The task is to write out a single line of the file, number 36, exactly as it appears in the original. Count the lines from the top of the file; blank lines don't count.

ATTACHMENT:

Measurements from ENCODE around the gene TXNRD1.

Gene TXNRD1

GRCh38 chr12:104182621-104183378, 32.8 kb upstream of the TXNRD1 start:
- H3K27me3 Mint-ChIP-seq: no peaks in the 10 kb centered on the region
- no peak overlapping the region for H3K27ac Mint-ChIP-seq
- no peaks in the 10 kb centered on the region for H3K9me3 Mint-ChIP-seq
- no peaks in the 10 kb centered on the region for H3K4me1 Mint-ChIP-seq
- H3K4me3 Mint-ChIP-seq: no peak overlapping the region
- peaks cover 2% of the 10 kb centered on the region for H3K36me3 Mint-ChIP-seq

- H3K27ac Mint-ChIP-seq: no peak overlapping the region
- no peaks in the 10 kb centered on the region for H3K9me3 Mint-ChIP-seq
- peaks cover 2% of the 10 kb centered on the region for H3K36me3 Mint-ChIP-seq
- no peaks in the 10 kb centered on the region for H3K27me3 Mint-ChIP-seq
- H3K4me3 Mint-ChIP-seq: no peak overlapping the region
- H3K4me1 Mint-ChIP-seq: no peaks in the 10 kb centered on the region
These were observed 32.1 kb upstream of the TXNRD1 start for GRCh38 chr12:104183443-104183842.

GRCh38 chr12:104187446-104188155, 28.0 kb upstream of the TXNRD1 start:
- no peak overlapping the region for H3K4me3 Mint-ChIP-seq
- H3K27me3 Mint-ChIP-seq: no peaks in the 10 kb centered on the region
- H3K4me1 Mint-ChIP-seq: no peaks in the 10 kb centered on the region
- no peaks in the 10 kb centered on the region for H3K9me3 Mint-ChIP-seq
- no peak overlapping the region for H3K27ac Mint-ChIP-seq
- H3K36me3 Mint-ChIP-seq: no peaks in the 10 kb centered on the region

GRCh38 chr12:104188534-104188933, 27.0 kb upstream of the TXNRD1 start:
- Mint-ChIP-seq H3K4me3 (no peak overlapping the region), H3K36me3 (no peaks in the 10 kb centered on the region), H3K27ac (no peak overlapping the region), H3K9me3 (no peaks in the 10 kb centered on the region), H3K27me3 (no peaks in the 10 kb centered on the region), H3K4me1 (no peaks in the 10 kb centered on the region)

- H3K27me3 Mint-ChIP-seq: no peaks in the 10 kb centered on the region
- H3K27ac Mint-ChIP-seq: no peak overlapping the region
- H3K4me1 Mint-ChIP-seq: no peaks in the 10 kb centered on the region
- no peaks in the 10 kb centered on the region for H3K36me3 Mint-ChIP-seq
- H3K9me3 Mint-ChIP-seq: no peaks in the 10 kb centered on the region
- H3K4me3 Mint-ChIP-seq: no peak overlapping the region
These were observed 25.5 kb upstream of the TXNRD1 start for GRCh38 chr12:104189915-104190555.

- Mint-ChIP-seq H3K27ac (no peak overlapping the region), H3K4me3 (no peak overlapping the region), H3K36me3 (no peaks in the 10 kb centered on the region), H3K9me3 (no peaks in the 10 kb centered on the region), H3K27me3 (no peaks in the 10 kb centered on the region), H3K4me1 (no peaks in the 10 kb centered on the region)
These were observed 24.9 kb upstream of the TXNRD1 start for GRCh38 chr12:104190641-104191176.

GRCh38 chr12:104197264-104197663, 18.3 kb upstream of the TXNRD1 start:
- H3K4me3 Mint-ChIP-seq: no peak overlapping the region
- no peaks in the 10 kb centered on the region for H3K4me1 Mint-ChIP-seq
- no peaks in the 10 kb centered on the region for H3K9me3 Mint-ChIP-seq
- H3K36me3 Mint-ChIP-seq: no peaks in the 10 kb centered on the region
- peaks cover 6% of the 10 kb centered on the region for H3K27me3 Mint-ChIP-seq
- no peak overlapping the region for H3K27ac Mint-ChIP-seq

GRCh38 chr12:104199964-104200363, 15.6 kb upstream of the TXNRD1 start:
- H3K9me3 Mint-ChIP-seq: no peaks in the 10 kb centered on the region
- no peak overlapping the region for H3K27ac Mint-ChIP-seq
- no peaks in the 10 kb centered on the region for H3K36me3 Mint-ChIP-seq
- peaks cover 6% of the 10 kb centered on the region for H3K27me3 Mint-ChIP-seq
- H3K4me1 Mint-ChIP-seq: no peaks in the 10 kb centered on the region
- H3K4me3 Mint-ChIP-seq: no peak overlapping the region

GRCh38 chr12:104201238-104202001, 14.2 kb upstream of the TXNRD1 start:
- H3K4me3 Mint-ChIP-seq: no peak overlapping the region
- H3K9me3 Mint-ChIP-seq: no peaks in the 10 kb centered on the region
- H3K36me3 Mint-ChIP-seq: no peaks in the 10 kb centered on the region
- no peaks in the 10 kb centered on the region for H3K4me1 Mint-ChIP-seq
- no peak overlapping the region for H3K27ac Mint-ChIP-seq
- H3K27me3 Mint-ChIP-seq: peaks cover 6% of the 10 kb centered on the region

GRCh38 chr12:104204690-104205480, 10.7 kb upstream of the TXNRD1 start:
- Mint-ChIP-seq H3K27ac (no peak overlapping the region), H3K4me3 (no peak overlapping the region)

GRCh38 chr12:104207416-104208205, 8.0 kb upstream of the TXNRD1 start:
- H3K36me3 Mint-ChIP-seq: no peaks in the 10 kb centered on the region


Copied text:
- H3K4me3 Mint-ChIP-seq: no peak overlapping the region